When Paradise Lost Became Paradise Regained
April 15 2011 by D.E. Parkerson

John Milton’s epic poem, Paradise Lost, concludes with the banishment of Adam and Eve from the Garden of Eden. When he had finished the poem he asked his friend, Thomas Ellwood, to read it. When Elwood had finished reading it, he said, “You have said much here of Paradise Lost, but what do you have to say of Paradise Found?”

This forced Milton to write a second work entitled Paradise Regained, which captures the compelling hope of the ultimate resolution of mankind’s fallen sinful nature through God’s redemption to the fullness of His intended purpose.

This second work by Milton deals with the hope of the home in heaven that God gives to every believer. A life with nothing to look forward to is a life of emptiness and despair. It is hope for something beyond this moment, for something beyond us, that drives the passions of the human soul. When all we have is the present moment, we end up saying to ourselves, “There has to be more to life than this.”

Jesus said to His disciples when He was about to leave them, “Do not let your hearts be troubled.  Trust in God; trust also in me. In my Father’s house are many rooms; if it were not so, I would have told you. I am going to prepare a place for you. And if I go away and prepare a place for you, I will come back and take you to be with me, that you may also be where I am” (Jn. 14:1-2 NIV).

Jesus was fully aware of the kind of difficulties and dangers they would face following His return to be with the Father. Also, He had a mission for them — a mission that would not be easy for them to carry out. He wanted His words of hope to transform what they viewed as a dead-end street into a wide-open highway.

It was in speaking of this hope the Apostle Peter broke out in ecstatic praise as he declared, “Praise be to the God and Father of our Lord Jesus Christ! In His great mercy He has given us new birth into a living hope through the resurrection of Jesus Christ from the dead, and into an inheritance that can never perish, spoil or fade — kept in heaven for you” (1 Peter 1:3-4). The message of Easter is the message of hope. It is the hope of the day when heaven will be the eternal home of every believer. It is not a vain hope, for it is guaranteed by God Himself who raised His Son, Jesus Christ, from the grave.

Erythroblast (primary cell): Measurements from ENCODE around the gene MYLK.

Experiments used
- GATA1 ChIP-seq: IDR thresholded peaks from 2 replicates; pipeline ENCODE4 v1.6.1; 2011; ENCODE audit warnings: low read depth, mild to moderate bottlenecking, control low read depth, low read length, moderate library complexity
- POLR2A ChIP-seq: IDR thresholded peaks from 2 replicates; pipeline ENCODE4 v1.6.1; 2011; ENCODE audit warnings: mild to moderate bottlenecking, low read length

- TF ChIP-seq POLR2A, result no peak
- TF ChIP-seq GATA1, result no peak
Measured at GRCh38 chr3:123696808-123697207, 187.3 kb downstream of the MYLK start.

When British Prime Minister Winston Churchill was making plans for his funeral, he asked that his body lie in state in the heart of London under the massive dome of St. Paul’s Cathedral, that great architectural masterpiece of Sir Christopher Wrenn.

Churchill then requested that a trumpeter be stationed on each side of the balcony that circles the dome. At the end of the service the trumpeter on one side of the dome was to play taps. When he was finished the trumpeter on the other side was to play reveille. One spoke of the end of life here, the other of God’s wake-up call. That is the message of Easter. It is the message of hope. It is the hope of hearing God’s wake-up call, when we will be welcomed by God to our eternal home.

(EDITOR’S NOTE — Parkerson is a native of Georgia, a graduate of Mercer University [B.A.], Southeastern Seminary [M. Div. and Th.M.], and Campbell University [D.D.]. He has served as pastor of one church in Georgia and five churches in North Carolina. Following retirement as pastor of the First Baptist Church in Sanford on Sept. 30, 1996, he has served 10 North Carolina churches as interim pastor. His column, The Paper Pulpit, has appeared weekly in a few newspapers and other publications since 1958. He and his wife, Jessie, live in Wilmington near their daughter and family.)

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4/15/2011 9:35:00 AM by D.E. Parkerson | with 0 comments

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